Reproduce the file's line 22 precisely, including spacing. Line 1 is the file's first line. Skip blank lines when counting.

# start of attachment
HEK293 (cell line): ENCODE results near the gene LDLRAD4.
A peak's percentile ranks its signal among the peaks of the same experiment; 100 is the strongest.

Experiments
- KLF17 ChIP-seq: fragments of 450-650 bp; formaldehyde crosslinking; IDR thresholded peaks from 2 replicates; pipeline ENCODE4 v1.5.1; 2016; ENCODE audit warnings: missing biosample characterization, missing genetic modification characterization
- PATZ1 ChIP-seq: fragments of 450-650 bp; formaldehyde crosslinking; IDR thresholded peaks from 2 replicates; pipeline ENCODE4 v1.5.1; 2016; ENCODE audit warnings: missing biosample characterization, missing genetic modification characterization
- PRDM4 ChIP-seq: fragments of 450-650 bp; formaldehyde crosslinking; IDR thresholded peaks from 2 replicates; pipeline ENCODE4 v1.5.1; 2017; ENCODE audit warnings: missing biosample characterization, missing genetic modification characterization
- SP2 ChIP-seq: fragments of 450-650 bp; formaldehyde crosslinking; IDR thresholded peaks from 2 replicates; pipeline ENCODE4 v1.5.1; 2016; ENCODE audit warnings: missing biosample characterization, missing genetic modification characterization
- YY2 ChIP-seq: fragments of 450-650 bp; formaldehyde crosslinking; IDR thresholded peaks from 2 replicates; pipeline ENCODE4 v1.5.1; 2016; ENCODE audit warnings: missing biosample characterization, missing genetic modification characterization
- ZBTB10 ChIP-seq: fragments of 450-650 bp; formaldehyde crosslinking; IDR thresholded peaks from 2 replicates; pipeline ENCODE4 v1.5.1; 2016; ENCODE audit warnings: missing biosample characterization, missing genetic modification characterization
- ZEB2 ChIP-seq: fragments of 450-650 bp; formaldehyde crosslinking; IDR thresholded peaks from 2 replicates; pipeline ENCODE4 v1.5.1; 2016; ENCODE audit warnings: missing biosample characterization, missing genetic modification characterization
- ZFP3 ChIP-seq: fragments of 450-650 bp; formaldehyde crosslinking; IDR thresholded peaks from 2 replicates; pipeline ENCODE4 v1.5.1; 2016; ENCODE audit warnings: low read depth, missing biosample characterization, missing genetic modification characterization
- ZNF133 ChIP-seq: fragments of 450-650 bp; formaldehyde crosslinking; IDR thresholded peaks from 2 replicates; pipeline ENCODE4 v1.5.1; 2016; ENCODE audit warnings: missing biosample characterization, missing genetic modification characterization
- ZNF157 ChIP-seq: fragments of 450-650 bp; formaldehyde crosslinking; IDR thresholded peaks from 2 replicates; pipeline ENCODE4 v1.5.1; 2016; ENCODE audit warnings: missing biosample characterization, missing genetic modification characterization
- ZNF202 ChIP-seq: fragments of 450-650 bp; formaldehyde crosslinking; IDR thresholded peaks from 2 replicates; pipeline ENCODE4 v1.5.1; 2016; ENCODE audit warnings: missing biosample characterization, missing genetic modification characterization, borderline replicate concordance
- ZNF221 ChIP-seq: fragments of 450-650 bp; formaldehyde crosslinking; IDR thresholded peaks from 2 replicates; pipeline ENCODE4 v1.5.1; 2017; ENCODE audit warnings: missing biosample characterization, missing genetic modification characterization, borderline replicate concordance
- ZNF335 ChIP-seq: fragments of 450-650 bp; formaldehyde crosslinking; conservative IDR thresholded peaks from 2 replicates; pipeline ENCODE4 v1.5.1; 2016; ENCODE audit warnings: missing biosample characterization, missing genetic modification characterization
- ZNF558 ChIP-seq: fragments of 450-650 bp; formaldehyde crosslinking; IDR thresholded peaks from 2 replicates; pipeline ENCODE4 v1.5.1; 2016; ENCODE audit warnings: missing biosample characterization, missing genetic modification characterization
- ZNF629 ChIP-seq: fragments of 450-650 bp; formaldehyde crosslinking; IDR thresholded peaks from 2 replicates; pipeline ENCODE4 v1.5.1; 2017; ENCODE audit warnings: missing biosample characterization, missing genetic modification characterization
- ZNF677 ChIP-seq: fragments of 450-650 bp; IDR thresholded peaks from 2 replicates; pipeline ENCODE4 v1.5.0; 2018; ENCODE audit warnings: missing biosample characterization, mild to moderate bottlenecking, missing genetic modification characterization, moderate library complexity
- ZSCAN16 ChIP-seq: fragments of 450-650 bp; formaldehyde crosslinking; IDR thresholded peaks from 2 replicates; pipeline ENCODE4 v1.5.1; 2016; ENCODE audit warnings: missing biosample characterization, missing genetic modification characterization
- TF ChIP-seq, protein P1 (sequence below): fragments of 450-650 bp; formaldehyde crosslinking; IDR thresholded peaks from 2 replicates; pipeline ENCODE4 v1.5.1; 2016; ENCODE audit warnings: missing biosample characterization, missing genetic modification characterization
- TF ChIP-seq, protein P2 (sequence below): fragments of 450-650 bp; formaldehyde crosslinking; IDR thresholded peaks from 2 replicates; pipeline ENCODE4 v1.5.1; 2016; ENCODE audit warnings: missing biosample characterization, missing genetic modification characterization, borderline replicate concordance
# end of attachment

- TF ChIP-seq, protein P2 (sequence below): fragments of 450-650 bp; formaldehyde crosslinking; IDR thresholded peaks from 2 replicates; pipeline ENCODE4 v1.5.1; 2016; ENCODE audit warnings: missing biosample characterization, missing genetic modification characterization, borderline replicate concordance